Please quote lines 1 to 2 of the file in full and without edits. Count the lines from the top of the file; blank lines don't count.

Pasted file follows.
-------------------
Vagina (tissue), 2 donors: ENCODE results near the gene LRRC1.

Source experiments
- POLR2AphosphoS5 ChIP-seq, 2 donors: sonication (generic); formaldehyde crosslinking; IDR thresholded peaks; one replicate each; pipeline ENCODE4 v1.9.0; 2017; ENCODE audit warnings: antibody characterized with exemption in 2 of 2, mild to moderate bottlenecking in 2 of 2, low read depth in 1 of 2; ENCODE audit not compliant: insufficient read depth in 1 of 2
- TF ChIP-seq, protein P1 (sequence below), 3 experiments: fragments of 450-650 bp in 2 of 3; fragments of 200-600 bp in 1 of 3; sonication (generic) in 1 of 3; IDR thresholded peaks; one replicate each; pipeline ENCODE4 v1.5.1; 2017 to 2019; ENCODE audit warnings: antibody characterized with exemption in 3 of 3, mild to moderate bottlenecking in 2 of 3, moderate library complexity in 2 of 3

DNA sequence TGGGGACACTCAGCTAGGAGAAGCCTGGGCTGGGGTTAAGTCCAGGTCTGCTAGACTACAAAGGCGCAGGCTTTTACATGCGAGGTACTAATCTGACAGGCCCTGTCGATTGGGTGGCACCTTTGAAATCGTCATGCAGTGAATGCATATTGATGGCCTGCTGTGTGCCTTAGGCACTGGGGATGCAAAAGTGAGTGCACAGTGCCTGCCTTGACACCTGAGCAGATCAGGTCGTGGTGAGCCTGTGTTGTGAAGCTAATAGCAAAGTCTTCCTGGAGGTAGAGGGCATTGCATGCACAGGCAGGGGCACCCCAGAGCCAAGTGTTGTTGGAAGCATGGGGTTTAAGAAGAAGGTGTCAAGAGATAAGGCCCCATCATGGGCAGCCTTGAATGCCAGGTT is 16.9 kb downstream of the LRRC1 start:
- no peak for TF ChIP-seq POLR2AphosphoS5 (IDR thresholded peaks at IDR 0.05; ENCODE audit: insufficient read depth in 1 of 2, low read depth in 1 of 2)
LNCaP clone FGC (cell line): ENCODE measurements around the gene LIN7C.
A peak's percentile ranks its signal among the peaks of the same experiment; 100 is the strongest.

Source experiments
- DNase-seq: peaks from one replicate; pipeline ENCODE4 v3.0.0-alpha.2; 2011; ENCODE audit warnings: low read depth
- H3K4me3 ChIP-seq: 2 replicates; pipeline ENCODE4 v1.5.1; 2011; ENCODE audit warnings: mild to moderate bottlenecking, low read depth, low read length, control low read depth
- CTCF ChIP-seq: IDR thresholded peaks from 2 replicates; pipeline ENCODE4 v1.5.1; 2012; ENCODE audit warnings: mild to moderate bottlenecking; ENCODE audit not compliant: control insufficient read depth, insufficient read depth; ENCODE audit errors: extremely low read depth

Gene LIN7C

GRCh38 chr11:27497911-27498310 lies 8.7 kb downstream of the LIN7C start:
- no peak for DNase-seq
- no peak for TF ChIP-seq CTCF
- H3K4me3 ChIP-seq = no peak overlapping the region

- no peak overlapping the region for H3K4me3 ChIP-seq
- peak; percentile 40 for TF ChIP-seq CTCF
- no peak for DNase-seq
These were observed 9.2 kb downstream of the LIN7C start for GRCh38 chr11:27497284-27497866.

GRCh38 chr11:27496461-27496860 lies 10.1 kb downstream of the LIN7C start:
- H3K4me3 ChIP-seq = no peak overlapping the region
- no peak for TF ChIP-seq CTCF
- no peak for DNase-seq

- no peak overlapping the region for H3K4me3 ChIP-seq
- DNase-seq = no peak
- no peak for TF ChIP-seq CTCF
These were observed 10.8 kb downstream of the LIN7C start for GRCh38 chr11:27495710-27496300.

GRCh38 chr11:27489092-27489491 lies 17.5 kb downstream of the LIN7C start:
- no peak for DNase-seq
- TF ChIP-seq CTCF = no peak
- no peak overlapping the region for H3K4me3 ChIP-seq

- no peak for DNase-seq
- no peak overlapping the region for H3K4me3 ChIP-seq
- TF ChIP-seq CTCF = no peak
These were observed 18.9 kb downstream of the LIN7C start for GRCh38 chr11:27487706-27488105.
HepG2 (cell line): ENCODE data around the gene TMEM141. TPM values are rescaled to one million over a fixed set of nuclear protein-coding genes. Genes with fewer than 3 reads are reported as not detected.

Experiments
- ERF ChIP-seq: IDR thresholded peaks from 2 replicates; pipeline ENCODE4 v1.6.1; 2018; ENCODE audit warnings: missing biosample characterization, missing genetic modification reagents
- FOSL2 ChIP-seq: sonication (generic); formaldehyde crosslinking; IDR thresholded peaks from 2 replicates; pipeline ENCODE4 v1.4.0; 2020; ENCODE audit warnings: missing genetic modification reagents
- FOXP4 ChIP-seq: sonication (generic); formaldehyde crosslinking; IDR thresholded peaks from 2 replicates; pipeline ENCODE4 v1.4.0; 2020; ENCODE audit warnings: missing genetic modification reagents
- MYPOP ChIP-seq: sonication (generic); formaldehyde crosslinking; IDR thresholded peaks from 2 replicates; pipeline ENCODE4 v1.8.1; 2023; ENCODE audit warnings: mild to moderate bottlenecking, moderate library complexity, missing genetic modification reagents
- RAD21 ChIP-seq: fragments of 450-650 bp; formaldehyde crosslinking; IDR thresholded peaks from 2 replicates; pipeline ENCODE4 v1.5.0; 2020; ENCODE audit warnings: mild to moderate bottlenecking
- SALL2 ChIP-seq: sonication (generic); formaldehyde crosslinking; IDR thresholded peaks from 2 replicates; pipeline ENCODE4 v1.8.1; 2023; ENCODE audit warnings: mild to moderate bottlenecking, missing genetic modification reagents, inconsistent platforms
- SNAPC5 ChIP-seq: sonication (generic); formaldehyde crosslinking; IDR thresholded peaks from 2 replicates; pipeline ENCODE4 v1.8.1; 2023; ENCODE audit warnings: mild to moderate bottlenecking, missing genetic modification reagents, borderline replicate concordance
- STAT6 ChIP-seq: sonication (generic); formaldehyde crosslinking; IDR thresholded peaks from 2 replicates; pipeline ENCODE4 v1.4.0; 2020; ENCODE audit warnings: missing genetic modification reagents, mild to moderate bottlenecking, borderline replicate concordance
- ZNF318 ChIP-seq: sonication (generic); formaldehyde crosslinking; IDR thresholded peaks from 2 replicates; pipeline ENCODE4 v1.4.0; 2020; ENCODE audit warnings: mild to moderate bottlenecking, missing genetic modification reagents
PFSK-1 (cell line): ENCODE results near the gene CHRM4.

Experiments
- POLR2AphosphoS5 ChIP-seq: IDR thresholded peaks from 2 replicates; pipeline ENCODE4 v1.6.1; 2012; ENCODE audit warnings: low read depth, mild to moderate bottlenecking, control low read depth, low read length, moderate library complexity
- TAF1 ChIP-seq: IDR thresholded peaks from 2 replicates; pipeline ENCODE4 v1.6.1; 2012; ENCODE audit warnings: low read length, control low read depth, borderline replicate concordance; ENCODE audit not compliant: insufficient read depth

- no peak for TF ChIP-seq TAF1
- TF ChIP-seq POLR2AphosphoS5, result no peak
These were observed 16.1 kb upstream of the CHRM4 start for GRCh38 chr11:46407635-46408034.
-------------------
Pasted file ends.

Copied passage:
Vagina (tissue), 2 donors: ENCODE results near the gene LRRC1.

Source experiments